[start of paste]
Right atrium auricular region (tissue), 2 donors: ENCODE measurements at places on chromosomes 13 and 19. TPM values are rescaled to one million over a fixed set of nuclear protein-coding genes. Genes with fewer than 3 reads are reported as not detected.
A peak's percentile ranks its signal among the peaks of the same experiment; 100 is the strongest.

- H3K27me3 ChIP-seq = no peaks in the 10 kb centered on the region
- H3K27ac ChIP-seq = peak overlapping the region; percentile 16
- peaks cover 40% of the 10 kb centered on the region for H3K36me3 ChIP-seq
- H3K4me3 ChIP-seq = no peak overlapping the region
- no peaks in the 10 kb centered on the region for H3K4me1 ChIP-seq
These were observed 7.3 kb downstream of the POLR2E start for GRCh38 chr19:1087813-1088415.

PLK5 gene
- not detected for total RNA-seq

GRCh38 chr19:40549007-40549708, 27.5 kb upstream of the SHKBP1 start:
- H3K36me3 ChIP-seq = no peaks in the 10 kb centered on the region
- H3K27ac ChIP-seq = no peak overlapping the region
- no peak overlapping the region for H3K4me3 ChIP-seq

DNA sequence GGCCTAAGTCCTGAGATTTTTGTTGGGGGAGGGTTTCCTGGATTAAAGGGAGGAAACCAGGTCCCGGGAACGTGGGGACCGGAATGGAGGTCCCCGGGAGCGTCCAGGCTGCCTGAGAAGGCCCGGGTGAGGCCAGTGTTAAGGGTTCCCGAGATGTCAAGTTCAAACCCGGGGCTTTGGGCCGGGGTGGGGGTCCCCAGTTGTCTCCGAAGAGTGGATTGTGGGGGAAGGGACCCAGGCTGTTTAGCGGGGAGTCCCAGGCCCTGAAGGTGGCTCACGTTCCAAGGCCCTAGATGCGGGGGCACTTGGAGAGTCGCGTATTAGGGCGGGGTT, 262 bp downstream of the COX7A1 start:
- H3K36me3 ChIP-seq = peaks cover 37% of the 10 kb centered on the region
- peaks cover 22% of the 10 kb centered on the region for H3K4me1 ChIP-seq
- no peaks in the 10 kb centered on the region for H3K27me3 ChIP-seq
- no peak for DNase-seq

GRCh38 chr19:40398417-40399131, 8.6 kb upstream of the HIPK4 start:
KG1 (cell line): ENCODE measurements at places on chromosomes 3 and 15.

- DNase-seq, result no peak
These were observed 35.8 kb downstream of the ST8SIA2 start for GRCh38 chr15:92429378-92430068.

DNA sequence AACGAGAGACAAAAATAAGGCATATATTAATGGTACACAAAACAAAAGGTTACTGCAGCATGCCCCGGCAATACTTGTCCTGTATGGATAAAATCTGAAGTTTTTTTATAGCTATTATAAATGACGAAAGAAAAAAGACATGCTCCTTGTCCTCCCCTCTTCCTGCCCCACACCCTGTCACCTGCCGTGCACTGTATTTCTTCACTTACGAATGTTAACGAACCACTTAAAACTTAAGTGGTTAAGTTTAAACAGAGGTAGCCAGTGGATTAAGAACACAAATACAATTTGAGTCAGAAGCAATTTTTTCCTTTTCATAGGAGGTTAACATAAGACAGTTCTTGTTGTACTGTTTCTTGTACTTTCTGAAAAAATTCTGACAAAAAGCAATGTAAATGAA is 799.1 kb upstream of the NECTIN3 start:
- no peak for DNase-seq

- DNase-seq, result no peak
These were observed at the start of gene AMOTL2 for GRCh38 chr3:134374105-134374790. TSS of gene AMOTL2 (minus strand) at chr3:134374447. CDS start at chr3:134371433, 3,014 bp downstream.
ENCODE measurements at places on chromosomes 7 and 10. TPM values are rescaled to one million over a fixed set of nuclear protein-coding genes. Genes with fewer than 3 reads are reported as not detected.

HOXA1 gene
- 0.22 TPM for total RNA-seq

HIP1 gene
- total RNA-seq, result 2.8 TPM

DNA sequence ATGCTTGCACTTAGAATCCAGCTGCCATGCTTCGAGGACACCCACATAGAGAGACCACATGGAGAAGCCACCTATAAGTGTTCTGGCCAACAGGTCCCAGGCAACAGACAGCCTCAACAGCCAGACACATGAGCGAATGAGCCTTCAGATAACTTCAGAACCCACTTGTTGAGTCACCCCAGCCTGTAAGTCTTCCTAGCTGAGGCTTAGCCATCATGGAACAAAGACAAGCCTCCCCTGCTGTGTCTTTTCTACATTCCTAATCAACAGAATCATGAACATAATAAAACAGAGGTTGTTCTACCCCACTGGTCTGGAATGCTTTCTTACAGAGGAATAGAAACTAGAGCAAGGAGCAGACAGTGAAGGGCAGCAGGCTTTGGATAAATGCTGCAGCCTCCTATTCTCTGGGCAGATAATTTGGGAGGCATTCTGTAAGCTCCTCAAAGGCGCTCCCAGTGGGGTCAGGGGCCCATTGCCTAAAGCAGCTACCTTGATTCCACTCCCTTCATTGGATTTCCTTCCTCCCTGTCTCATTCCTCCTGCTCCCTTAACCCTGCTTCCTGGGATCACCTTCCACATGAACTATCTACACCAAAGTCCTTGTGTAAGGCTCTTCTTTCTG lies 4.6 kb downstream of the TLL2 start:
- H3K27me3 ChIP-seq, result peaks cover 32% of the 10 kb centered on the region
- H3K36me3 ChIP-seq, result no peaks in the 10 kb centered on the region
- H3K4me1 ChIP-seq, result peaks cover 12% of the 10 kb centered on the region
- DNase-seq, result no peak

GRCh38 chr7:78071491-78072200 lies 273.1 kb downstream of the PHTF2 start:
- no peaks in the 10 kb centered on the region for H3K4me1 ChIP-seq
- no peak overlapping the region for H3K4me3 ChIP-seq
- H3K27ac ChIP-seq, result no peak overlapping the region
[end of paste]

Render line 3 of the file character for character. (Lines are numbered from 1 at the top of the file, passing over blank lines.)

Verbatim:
- H3K27me3 ChIP-seq = no peaks in the 10 kb centered on the region